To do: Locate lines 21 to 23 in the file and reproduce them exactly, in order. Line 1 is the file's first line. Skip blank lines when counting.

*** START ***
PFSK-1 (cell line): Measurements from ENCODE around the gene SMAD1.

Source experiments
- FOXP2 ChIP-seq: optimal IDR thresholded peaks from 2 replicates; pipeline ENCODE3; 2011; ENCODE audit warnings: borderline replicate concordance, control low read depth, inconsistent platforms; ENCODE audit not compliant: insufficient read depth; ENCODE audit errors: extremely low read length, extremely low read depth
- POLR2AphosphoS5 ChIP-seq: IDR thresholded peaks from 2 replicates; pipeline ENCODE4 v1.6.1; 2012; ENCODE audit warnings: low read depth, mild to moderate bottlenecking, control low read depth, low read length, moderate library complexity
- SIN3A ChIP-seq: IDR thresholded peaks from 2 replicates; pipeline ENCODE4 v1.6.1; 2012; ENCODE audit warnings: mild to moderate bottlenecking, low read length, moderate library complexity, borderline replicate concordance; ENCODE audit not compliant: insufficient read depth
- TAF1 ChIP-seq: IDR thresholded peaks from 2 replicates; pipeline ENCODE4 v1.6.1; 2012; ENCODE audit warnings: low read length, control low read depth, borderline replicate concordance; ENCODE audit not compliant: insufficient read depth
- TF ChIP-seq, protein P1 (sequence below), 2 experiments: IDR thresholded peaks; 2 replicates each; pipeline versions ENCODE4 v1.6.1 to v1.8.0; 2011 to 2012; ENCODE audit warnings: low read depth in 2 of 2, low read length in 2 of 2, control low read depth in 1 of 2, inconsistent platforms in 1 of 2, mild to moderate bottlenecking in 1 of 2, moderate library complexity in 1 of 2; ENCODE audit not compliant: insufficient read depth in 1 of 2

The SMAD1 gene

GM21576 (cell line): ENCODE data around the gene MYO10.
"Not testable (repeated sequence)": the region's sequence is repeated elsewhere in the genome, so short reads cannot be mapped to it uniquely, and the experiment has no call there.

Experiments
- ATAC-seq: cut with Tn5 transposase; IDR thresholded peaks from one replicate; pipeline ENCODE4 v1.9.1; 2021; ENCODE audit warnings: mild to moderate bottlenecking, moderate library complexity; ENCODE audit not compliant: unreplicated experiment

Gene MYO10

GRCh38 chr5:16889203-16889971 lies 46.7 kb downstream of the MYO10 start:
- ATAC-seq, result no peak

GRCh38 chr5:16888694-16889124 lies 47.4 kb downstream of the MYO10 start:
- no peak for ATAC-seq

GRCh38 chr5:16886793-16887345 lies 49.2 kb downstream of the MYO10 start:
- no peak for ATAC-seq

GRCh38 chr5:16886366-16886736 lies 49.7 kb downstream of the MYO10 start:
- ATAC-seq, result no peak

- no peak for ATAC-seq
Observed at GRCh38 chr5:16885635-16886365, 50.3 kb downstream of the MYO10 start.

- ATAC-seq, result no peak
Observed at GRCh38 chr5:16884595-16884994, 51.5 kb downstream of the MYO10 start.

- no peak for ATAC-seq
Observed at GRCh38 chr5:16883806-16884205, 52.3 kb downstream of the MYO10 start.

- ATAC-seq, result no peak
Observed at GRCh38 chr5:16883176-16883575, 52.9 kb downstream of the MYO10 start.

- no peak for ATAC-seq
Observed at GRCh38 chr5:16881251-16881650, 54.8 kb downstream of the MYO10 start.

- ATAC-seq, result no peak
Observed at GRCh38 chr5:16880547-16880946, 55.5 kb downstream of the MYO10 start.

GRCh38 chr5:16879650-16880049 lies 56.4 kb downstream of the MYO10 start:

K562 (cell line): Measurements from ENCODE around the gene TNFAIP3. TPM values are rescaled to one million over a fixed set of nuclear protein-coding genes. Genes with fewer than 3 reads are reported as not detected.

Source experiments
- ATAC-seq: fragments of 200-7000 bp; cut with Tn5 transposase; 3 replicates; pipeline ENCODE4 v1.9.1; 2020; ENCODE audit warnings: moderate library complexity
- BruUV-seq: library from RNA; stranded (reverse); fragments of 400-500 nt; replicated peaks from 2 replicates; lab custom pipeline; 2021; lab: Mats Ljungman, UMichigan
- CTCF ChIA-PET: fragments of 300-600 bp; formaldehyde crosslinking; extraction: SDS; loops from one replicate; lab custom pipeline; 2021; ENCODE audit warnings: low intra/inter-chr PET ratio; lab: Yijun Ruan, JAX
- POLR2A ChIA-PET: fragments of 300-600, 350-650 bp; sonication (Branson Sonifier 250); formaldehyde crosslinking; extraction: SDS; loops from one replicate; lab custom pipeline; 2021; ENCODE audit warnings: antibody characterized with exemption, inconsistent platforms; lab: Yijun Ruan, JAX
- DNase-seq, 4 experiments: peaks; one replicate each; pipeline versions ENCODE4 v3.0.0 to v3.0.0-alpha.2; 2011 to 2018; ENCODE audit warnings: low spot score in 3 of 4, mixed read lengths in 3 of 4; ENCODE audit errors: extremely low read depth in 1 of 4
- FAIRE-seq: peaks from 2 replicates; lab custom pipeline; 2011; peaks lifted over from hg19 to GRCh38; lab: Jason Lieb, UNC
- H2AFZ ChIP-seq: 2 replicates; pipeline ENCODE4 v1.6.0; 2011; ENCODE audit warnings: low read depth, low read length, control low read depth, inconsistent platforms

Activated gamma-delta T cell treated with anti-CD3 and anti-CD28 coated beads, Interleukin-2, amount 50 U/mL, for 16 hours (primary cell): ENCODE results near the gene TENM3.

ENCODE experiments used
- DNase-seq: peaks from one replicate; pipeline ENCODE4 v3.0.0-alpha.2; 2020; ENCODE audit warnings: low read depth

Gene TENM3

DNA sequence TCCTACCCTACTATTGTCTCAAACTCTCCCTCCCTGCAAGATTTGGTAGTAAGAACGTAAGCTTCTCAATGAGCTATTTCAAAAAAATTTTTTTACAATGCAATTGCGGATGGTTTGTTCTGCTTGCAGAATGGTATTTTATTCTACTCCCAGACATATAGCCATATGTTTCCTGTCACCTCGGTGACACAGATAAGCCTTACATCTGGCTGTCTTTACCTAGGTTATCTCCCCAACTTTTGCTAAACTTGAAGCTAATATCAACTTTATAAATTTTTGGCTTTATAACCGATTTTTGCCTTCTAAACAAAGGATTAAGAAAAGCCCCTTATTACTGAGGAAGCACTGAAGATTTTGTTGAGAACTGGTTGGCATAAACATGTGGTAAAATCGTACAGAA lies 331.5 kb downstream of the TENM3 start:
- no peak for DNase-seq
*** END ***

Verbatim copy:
- ATAC-seq, result no peak

- no peak for ATAC-seq
Observed at GRCh38 chr5:16885635-16886365, 50.3 kb downstream of the MYO10 start.